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What we learned from Arizona’s win over No. 24 Cal

Photo by Simon Asher

The Arizona Wildcats women’s basketball team upset No. 24 Cal on Friday to improve to 13-2 overall and 3-1 in the Pac-12.

Our recap can be read here, and here are some additional postgame notes:

The importance of Cate Reese

Cate Reese has spent a considerable amount of Pac-12 play in foul trouble, which has kept her from getting into a groove on either end of the floor. The star freshman found her footing against the Golden Bears and their senior post player, Kristine Anigwe.

Reese has averaged 2.7 points and 3.3 rebounds while only seeing 18.3 minutes of action per game in Pac-12 play. While it’s a small sample size, it was enough to drop her season scoring average by almost three points per game.

In her fourth Pac-12 game, Reese looked much more like the player from the non-conference slate. She was able to stay on the floor for 29 minutes despite having to come out for a few minutes due to an apparent hand injury.

Her 10 points were second to only Aari McDonald, and Reese led the team with nine rebounds. She added two blocks and a steal, and led the team with a +12 plus/minus.

Need a bucket? Look for Aari.

Arizona led comfortably throughout the first half. After the break, though, Cal was able to reel the Wildcats back in. As she has throughout the season, McDonald was there to answer the bell when the Wildcats really needed a bucket. Whether driving to the bucket or pulling up for 3, McDonald had the answer when Cal got too close.

“If you watch Aari, she is called upon to score, but she’s not a score-first point guard,” coach Adia Barnes said. “She is a pass-first. That’s just how she is. If you watched her at Washington. If you watched her when she was in high school. But here we need her to score.”

McDonald has a 28 percent assist rate this season. So, despite sharing lead guard duties with Lucia Alonso, she’s still assisting on over a quarter of her teammates’ made baskets when she’s on the floor.

It was the third straight game with over 30 points for the point guard and her fourth this season. Arizona has needed those points every time, but the unbalanced scoring is a bit of a concern for Barnes.

“It’s not ideal for a player to have half your points,” Barnes said. “You need more balance.”

On a positive note, Barnes noted that McDonald got her 36 points off just 17 shots.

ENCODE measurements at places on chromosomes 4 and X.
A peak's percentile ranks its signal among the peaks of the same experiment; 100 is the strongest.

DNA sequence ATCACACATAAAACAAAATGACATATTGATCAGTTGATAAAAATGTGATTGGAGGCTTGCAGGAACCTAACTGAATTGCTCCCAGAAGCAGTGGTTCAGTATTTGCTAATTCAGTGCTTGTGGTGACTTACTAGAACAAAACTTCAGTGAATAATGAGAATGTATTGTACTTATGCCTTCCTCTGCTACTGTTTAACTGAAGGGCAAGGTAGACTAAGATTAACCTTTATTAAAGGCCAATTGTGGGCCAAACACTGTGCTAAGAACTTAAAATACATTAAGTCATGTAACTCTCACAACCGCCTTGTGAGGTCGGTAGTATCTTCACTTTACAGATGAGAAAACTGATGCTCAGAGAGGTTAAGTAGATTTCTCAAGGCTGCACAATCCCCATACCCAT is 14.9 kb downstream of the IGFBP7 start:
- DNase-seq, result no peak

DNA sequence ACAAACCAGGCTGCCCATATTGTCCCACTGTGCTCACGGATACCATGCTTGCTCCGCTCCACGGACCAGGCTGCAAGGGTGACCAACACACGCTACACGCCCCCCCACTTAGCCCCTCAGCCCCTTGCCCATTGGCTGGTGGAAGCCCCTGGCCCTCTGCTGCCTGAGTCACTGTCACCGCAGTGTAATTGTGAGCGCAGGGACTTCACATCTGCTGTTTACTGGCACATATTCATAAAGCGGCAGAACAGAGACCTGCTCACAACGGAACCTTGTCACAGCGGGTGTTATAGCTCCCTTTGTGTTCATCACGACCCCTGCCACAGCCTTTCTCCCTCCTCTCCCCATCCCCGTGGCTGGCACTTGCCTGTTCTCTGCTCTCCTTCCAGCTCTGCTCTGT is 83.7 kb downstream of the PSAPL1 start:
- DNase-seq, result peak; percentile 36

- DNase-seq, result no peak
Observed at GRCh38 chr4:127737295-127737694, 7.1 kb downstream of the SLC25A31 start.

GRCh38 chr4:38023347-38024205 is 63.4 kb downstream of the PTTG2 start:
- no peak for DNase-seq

It all flows from the defense

The Wildcats held the Golden Bears to a season-low 55 points while forcing 18 turnovers. Every player on the floor had active hands and feet resulting in nine steals and countless deflections.

Just as important as the steals was the interior team defense that limited the damage from Anigwe. While Anigwe still had 19 points and 20 rebounds, none of her stats came easy. Both Reese and Dominique McBryde were physical with her, while Sam Thomas and the guards helped with double and triple teams.

“I think we did a great job,” Barnes said. “It’s funny, because I look at the stat sheet, I’m like, ‘We did a great job! (Anigwe) had 19 and 20!’ But that’s how good she is...I thought we made her work. Still she had 20 rebounds, 19 points, but I thought she worked pretty hard for her points.”

Anigwe’s teammates were unable to make the Wildcats pay for the extra attention, especially from beyond the arc. The Golden Bears took 22 3-point shots, connecting on just 22.7 percent of them.

“We forced them to shoot 38 percent,” Barnes said. “Our goal was to give them 40 percent. Our goal was to hold them under 30 (percent) from 3. We did that. And our goal was to keep them under 60 points. So, we accomplished all the goals that we set.”

Confident ‘Cats

In almost every press conference, Barnes has stressed confidence as a key to success. She went back to that after the victory over the Golden Bears.

“Looking in their eyes, they were determined and knew that we could win,” she said of her team. “I didn’t see that in Utah, but I saw that look against ASU. So, Aari and Cate are competitors, and knowing we can win and having that confidence. I will go back to talk about the preseason, not playing all these ranked teams. We wouldn’t have this confidence if we would have (played ranked teams). Confidence, the mental part of the game, is 70 percent of the game. So, they did a great job of fighting tonight.”

The question is whether the Wildcats can show the same confidence against Stanford. The No. 6 Cardinal come to McKale Center on Sunday when Arizona will be looking to top their first top-10 opponent.